By Travis Crum
December 1, 2013
Randy Halstead became angry after learning that several brass light fixtures bought by his Kanawha City recycling business had allegedly been stolen from the West Virginia Veterans Memorial.
Police say they found the woman who allegedly sold the fixtures with Halstead's help and from information he entered into a national database that tracks missing and stolen items.
On Nov. 18, a woman brought five brass light fixtures to Halstead's business, Capitol Recycling. She said the fixtures came from inside a swimming pool that was being demolished, Halstead said.
He had no reason not to believe the woman, and bought the fixtures for a total of $2,000. Before completing the transaction, Halstead explained to the woman that he needed her driver's license to enter into the national database.
Kanawha County officials paid for access to the database, called Leads Online, just last year. Lawmakers passed ordinances requiring county pawnshop owners and recyclers to enter everything they buy into the database. Police can then search the database for items that people have reported stolen or missing.
Capitol Police Officer M.S. Swecker went to Capitol Recycling last week with photos of the stolen brass light fixtures. Halstead said he immediately handed the fixtures over to Swecker after learning they came from the West Virginia Veterans Memorial. He then pulled up security video of the woman inside his store.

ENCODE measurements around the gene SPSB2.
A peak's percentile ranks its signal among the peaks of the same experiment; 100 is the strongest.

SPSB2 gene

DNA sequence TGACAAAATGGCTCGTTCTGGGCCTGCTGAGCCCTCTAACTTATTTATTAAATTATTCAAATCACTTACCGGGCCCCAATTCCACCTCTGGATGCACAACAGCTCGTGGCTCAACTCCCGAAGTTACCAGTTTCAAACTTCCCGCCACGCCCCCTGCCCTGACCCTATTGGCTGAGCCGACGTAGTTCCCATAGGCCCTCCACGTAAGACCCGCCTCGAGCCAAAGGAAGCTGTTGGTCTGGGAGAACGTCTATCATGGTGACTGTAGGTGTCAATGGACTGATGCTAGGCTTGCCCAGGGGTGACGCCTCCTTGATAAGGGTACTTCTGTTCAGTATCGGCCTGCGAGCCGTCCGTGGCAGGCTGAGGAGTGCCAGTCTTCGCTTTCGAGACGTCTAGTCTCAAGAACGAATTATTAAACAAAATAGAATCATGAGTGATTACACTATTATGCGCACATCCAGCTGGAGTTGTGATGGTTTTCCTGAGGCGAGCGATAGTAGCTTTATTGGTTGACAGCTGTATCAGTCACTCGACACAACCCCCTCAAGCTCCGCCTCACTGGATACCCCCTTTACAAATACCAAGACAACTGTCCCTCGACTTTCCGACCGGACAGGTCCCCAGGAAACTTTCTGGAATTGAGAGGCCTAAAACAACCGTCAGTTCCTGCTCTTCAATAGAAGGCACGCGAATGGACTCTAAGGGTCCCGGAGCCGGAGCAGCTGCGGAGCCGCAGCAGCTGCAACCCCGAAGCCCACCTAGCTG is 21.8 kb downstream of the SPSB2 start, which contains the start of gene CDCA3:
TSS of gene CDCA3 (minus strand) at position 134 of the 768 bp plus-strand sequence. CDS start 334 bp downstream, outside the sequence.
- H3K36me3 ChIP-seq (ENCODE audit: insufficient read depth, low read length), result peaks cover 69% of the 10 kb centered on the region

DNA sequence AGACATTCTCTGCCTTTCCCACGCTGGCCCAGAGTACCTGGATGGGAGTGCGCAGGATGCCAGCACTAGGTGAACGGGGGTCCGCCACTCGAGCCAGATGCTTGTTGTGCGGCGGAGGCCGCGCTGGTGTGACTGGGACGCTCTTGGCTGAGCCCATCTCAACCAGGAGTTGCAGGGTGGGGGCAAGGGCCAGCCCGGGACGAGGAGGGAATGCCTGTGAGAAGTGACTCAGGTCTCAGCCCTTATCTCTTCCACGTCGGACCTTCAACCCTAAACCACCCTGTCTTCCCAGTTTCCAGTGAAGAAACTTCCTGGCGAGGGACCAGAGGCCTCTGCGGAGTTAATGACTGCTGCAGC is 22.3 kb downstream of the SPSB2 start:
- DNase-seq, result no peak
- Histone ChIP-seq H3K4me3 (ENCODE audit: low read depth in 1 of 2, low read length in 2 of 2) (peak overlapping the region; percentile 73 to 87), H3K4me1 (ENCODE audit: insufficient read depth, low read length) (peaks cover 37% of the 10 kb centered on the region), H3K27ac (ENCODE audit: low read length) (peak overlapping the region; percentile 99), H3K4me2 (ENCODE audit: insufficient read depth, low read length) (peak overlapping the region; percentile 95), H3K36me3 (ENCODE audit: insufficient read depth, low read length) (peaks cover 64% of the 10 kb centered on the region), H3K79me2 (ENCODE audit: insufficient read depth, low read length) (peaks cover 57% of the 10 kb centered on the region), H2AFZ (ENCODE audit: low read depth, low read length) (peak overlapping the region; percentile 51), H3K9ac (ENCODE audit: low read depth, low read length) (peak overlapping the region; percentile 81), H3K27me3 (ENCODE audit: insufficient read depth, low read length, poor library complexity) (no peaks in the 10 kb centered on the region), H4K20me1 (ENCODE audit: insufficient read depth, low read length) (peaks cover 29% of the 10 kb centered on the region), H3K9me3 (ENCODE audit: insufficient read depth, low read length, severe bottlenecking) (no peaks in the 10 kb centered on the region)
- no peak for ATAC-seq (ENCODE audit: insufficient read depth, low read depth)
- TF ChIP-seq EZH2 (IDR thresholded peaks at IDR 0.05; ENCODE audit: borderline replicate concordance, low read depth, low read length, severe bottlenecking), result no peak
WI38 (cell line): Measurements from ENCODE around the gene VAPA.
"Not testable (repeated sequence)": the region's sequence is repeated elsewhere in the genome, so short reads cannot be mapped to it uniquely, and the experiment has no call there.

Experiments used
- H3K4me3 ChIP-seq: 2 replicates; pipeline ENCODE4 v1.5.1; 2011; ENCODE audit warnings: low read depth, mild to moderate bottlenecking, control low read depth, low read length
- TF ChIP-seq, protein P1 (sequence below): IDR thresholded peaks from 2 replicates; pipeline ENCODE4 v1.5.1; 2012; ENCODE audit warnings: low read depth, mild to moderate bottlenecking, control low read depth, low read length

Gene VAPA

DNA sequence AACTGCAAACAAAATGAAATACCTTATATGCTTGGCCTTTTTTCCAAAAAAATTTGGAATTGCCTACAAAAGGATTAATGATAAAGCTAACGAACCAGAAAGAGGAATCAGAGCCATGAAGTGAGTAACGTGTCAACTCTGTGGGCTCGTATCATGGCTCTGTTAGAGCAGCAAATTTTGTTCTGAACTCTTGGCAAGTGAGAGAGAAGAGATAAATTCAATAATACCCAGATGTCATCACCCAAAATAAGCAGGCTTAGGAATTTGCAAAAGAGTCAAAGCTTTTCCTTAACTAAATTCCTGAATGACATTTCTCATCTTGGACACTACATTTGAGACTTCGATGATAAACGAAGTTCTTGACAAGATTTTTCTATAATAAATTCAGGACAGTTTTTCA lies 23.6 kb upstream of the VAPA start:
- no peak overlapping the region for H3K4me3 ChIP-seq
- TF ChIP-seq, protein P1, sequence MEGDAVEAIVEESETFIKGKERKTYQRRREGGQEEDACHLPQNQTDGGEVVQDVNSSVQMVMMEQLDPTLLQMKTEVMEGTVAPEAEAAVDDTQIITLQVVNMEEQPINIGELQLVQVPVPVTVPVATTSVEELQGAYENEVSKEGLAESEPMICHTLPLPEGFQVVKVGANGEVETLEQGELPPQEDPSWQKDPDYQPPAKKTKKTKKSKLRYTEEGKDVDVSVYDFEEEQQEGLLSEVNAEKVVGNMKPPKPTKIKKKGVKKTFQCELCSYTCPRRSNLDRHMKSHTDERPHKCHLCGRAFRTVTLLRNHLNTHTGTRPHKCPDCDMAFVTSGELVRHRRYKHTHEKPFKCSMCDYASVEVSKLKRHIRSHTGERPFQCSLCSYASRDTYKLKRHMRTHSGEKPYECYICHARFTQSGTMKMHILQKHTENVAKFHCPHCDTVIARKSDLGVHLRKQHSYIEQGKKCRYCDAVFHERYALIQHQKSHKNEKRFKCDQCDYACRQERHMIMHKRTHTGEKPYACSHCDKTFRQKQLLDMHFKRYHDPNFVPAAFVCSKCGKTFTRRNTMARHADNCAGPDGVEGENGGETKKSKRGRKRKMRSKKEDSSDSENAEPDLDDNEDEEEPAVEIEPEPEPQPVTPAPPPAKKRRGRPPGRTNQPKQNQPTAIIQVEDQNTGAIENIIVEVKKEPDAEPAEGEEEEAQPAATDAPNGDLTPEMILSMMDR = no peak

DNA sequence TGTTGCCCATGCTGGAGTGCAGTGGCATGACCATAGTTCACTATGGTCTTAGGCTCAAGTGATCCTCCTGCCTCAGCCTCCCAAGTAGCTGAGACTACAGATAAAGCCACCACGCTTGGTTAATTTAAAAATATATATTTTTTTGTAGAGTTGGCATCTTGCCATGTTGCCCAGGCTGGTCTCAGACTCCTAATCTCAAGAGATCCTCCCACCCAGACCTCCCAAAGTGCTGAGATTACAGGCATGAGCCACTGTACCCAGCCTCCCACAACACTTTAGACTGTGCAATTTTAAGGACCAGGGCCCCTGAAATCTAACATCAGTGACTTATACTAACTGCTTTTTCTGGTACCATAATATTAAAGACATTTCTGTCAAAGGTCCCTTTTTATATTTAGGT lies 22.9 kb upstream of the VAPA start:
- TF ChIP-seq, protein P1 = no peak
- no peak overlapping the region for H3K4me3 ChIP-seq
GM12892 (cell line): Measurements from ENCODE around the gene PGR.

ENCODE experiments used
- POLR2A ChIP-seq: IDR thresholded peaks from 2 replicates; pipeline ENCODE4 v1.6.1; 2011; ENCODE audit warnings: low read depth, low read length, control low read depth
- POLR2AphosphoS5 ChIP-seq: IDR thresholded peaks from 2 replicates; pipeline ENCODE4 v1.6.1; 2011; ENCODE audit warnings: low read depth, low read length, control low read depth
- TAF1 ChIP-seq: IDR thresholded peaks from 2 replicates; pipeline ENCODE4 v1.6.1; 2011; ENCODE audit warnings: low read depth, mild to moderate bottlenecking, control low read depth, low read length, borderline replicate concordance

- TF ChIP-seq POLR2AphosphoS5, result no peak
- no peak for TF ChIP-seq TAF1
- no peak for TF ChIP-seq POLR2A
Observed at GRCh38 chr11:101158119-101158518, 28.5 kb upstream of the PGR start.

"We recognized her," Halstead said. "She comes here quite often."
Through the information Halstead entered into Leads Online, Swecker identified the woman as Amanda Suzanne Young, 32, of Charleston. Young was arrested last week and was charged with receiving or transferring stolen goods, a felony. She is currently in the South Central Regional Jail in lieu of a $10,000 bail.
The investigation is continuing and more arrests could be made, said Lawrence Messina, spokesman for the state Department of Military Affairs and Public Safety.
Halstead said he's impressed that the Leads Online database helped catch Young. Most of the items he buys, such as copper wiring, cannot be easily traced through the system.
"Unless something has a serial number, there's no way we can tell where it came from," Halstead said.
Kanawha County Cpl. Brian Humphreys said that although the database is new to the county, it's been instrumental in helping police find allegedly stolen items already.
Charleston police raided a pawnshop on the West Side last October after its owner allegedly failed to enter information into the registry. Detectives recovered jewelry reported stolen. South Charleston police raided a survival shop along Washington Street West last September. The owner had allegedly bought stolen electronic equipment and failed to report it.
Humphreys said the database has its limitations, however. Not everything that's reported stolen can easily be traced, he said, such as equipment without serial numbers.
Halstead said he was subpoenaed to testify against 30 defendants for transferring and receiving stolen items last year. None of those cases went to trial, he said. He believes a lot of these cases can be traced to a prescription pill abuse epidemic.
"When I handed the light fixtures back to the officer, I asked him, 'Will you please help these people?'"
Reach Travis Crum at travis.c...@wvgazette.com or 304-348-5163.